By Andy Mannix
By Caleb Hannan
By Olivia LaVecchia
By CP Staff
By Aaron Rupar
By Jacob Wheeler
By Olivia LaVecchia
By Aaron Rupar
January 13, 1998: A critically ill newborn baby boy lies in a Tennessee neonatal intensive-care unit on a frigid winter's eve. Hovering nearby are his frightened parents, separated from their son by the oxygen tent surrounding his tiny bassinet. Outside the nursery are worried grandparents, aunts, and uncles, pacing nervously, silently hoping for a bit of good news. And all over the world, from Australia to Florida to Canada, are scores of families, each lighting a candle at an appointed hour, each speaking words of encouragement, blessing, and hope that this tiny boy might heal. And he does.
Today, Elliot--my son and that baby--is a hale and hearty three-month-old, perfectly well in every way. But on that night last winter, he was struggling to overcome persistent pulmonary hypertension of the newborn, a life-threatening condition in which the heart does not receive sufficient levels of oxygen. Born three weeks early on January 3, after a completely normal pregnancy, Elliot surprised everyone when he arrived so very sick. He was rushed to the NICU within hours after his birth and remained there for two terrible weeks. But on the evening of January 13, something amazing happened. As people all over the world gathered in their homes to meditate and pray for Elliot's recovery, he began to improve. By the morning of January 14, his neonatologists informed my husband and me that they felt our son had "turned the corner" during the night.
Just who were all these far-flung individuals who, I am increasingly convinced, called upon the power of love to heal our Elliot? Old college friends? Neighbors from years past? Scattered relatives? Not quite. They are my favorite people whom I have never actually met: my online community. Internet friends, email pals . . . call them what you will, these many dozens of women and their families joined together on Elliot's behalf that night in response to an email message sent out by two members of an Internet listserv for mothers to which I belong. They asked everyone in our group (and other parenting email lists to which they requested the post be forwarded) to light a candle and think of Elliot at ten p.m. Eastern Standard Time. All around the globe, entire households stopped what they were doing to heed that call. And that's not all. During Elliot's illness and recovery at home, various online friends from all over North America sent toys for my two older children, baby clothes, homemade muffins, meals, fruit baskets, and flowers. One ad hoc group of email buddies from every corner of the country even found and hired a local maid service to come and clean my house.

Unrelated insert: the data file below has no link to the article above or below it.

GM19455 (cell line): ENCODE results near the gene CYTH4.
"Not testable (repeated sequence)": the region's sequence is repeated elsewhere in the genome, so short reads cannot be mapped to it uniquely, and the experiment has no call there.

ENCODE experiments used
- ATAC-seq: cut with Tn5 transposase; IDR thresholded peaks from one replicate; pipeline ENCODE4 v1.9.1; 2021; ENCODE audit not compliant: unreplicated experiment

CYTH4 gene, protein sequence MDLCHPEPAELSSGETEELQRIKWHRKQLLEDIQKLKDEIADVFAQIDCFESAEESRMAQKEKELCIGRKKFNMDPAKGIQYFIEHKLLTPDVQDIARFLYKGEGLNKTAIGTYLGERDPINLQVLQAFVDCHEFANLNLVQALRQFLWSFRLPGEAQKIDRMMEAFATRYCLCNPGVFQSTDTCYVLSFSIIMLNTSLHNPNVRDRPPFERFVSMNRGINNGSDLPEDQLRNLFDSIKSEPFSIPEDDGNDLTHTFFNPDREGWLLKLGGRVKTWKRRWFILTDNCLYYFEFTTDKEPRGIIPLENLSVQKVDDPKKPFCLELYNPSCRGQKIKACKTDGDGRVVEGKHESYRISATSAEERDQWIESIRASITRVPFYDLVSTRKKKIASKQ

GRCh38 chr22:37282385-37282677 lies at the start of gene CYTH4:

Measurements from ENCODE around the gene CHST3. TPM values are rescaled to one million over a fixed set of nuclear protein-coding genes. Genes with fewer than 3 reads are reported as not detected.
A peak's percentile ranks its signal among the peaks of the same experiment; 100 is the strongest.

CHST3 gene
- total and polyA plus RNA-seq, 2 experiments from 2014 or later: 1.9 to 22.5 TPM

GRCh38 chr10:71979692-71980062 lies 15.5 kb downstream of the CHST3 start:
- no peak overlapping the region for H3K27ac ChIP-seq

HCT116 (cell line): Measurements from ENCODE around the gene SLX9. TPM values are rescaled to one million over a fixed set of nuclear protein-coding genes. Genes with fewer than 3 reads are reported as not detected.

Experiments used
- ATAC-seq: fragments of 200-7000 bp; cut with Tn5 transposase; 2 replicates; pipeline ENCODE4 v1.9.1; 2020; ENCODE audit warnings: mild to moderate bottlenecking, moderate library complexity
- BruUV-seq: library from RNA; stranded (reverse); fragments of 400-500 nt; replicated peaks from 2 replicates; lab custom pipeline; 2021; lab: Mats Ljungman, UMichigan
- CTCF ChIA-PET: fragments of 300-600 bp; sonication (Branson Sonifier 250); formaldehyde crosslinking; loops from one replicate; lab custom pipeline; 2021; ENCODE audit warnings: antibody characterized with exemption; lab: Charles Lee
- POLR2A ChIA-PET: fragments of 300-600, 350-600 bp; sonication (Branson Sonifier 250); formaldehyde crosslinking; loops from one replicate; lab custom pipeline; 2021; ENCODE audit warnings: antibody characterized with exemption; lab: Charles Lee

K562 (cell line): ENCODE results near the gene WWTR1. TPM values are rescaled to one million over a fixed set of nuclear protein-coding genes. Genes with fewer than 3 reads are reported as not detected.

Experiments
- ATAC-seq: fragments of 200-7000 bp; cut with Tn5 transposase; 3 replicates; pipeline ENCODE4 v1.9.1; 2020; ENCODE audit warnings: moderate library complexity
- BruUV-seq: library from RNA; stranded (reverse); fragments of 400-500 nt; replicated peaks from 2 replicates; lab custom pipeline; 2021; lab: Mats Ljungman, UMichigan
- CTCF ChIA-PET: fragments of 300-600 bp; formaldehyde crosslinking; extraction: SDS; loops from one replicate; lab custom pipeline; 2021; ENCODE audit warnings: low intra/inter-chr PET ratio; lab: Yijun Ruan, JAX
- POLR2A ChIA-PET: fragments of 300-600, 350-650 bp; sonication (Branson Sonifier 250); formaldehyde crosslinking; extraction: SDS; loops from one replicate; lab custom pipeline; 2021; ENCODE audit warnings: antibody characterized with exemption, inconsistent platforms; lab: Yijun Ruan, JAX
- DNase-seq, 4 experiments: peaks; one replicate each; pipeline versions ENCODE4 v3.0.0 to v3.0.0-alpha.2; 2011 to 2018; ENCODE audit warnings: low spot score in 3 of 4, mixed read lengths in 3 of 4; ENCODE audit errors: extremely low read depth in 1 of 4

For those unfamiliar with the World Wide Web, this story might sound surprising. After all, isn't the Internet that wild, woolly new frontier, chock full of child pornographers and cultists? Aren't newsgroups, mailing lists, and chat rooms the sole domain of uber-nerds and lonely hearts who have no "real" friends with whom they can talk? That was certainly what I thought before getting online myself almost four years ago. I'd heard of the World Wide Web and email, but my understanding of cyberspace was limited. My husband Chris, who preceded me into this brave new world by six months, raved continually about its possibilities and urged me to check it out.
As a technophobic Luddite, I resisted. I considered the Internet too darn complicated and unworthy of my limited time as a grad student and the pregnant mother of a three-year-old. Ultimately, however, parenthood itself lured me online: when I developed a pregnancy complication, Chris was able to track down all the information we needed on the Web, and I, inspired by his example, took my first tentative steps onto the Net by "lurking" on misc.kids, a general interest newsgroup for parents.
Newsgroups are a type of cyber-bulletin board. Thousands exist on the Internet, each with its own topic, ranging from Japanese cooking to urban myths. Anyone on the WWW can access these groups and join in the discussion, posting their own messages and reading those left by others. Transmission is often instantaneous, so the give and take can feel much like a real conversation.
For several weeks, I read hundreds of daily posts from other parents discussing everything from natural childbirth to Attention Deficit Disorder. I watched in silent awe as "flamewars" erupted among posters debating such controversial issues as circumcision and school choice. After a while, I genuinely liked many of the personalities that emerged in the daily posts from other parents. And finally, one day, I jumped into the fray with my own first post to the newsgroup--on the topic of discipline, as I recall.
Not long after making my debut on misc.kids, another online parent told me via private email about Parent-L, an Internet mailing list for breastfeeding mothers. Mailing lists, or "listservs," are another vehicle for Internet communication. A mailing list exists for almost any interest or issue imaginable and anyone with an email account can subscribe. Messages to the group are sent to a central location and then disseminated via a computer program to everyone subscribed to the list. Members, often from all over the world, can then read and respond. A sense of camaraderie and group culture usually emerges.